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Arwel Owen28-May-2024 14:07:172 min read

The Journey to SAP S/4HANA Net Zero

The Journey to SAP Net Zero

It still surprises people that carbon emissions from cloud data centres are already higher than those of the entire global aviation industry, and that should the cloud be a country, it'd be the sixth largest carbon-emitting country on Earth.

While global concern and awareness about the impact of climate change on our future has grown massively in recent years, the Enterprise Resource Planning industry is yet to be seen as a focal point, despite awareness finally emerging regarding the ever-growing scale of our own personal digital carbon footprints.

Ironically, most organisations can feasibly reduce their digital carbon footprint by 30-50% simply by operating SAP more efficiently, adopting more sustainable design and development practices, and eradicating the huge amount of unnecessary digital waste.

While by no means an exhaustive list, here we detail three pragmatic steps to make SAP more sustainable.

Optimise SAP Code for Energy Efficiency

Does this sound familiar?

“We have 10 million lines of bespoke code and are only using 10% of it”

Energy-efficient software commences with clean, optimised code that consumes less CPU and memory to execute, which therefore means it consumes less power and emits less carbon.

Ensure the necessary controls and approvals are in place to guarantee that your SAP developers are only writing code that will actually be used. Introduce performance testing to your test strategy, as optimising code for speed will generally make it more energy efficient, almost by default. 

By prioritising performance and writing only code that is guaranteed to be used, developers can play a major role in minimising the power consumption of your applications, culminating in considerable energy savings and diminished environmental impact.

Harness Cloud Potential

By optimising cloud infrastructure, we can minimise energy usage and carbon emissions, while also benefiting from a reduced cloud spend.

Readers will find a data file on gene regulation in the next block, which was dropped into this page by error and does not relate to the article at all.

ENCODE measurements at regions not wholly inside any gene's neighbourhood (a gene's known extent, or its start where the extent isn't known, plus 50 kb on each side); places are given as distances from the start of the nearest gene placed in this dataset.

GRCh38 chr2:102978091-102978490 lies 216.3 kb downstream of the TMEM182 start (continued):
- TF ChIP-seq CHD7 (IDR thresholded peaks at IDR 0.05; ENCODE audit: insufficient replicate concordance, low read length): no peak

Techniques like right-sizing VMs (selecting the appropriate VM size for the current workload, rather than a perceived workload far in the future), snoozing non-production systems when not in use, and employing energy-efficient storage options can all contribute to more sustainable and cost-effective cloud infrastructure. 

Furthermore, while cloud providers' claims of being ‘powered by 100% renewable energy’ should be taken with a pinch of salt, they are increasingly investing in renewable energy sources which further reduce the environmental impact of cloud services,

Standardise and Consolidate your SAP Services

Operating multiple siloed ERP landscapes not only introduces additional complexity at a business level, it also increases cost and emissions at an infrastructure level.

Two activities stand out as a means to mitigate the risk of solution sprawl impacting sustainability:

1. Standardise:

Suppress variability across both cloud infrastructure and the SAP systems that run there. This will reduce your cost-to-serve and maximise the economies of scale that the cloud offers.

2. Consolidate:

Reign in system sprawl. Remove all known duplications from processes and technologies to consolidate services wherever possible. Consider measuring and baselining the ERP landscape’s ‘before’ and ‘after’ carbon footprints to promote the reduction in CO2 emissions that can be achieved through consolidation.
A standardised and consolidated ERP ecosystem that runs efficient code and harnesses the benefits of cloud computing will minimise the complexity, time, and effort required to develop and operate the SAP landscape. 

Utilising these three simple steps can help you and your business reduce the cost and carbon footprint of running your SAP system in both the short and long term. 

Want to know more about how Resulting IT can help you with your sustainability and SAP Net Zero goals from the outset? 

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